One damn thing at a time. Three months without my arm, and there isn’t a second of the day I don’t think about it. The thing is, no one in this house has yet to comment on it. Not my cousin Jen. Not my cousin Will. Not my aunt. Not my uncle. There’s No way they’re not at least a little curious…
TWO – GIRLS NOTICING HIM (Like Kate, hilarious truth-blurter)
“Oh,” Jen says as we pull up. “Aidan-is-a-bit-moody-and-lost-an-arm-in-Afghanistan.” And then she jumps out of the car.
What? How can she have a cousin living with her for weeks and I know nothing of this part of it? I leap out my side, and then have to smooth the T-shirt fabric of the dress down again to make sure my panties are covered. How did I get talked into this? Wait. “What did you say about arms?”
“Shh.” Her eyes widen as I come around the front of her car.
Her gangly brother walks up with the guy who must be Aidan. He has the family blond hair and gorgeous light blue eyes. But he also has broad shoulders shown off by the snugness of his T-shirt. One of his shoulders leads to an arm. The other one does not.
I know I’m staring, because it’s definitely something I should NOT be staring at. But my brain’s having a hard time wrapping around it. It feels like someone’s erased what should be there.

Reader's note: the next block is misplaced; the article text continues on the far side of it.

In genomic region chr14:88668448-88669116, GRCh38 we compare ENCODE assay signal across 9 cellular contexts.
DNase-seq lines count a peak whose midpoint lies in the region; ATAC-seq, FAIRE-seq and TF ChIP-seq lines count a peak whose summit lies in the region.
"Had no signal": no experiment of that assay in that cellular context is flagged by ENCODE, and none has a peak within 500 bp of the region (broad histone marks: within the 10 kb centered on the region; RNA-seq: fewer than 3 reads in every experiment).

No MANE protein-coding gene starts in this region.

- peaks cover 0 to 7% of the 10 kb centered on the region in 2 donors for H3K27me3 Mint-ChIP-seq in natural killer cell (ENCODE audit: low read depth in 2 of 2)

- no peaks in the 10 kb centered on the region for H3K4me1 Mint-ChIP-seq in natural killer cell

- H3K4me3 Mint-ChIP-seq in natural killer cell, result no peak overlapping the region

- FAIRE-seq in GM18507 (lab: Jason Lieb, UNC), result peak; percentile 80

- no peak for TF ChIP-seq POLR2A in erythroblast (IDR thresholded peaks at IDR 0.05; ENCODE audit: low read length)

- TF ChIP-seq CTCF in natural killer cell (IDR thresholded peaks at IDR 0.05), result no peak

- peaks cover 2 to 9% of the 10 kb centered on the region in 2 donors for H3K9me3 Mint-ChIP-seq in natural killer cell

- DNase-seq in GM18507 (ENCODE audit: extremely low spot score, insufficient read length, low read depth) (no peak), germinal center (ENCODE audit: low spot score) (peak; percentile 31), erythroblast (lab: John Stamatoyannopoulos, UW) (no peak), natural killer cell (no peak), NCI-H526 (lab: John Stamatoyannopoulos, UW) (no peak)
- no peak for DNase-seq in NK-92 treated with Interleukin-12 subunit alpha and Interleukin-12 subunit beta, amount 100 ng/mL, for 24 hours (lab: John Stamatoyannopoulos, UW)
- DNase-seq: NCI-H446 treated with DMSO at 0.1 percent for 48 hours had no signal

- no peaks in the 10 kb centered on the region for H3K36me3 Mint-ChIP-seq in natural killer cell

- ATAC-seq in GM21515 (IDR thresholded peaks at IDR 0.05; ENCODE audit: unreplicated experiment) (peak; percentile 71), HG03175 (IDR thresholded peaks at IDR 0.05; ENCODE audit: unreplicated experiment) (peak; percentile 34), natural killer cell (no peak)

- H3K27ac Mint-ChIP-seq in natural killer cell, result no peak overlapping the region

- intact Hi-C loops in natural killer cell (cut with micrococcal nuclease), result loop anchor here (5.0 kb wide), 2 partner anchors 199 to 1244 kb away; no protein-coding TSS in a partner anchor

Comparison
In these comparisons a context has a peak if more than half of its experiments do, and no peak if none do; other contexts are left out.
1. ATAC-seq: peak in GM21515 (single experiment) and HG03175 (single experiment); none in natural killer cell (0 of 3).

“Kate,” she hisses. “You’re staring.”
“So, what does the other guy look like?” I grin at Aidan, and then realize I don’t know this guy, and it was possibly one of the dumbest things to ever leave my mouth.
THREE – AWKWARD CONVERSATIONS
“How do you open jars?” I turn to face him.
“Um…you sort of put it all out there, don’t you?” His face is unreadable. Is he annoyed? Does he care?
“Sorry.” I push out air. “But I just say stupid crap. You’ve already probably realized that, though.”
“I put the jar between my legs.”
“Sounds like a pain.” I do loads of things every day that take two arms. How does he stand it?
“I can’t believe I’m even talking about it after saying that stupid thing when I got out of the car.” Jen seriously should have known better than to pair me up with her cousin.
“No. It’s okay. I mean, no one ever asks. It’s like they all try to pretend my arm’s still there and it isn’t. Seems like sort of a silly thing to pretend.” He shrugs again, but this time he only shrugs the shoulder with the arm.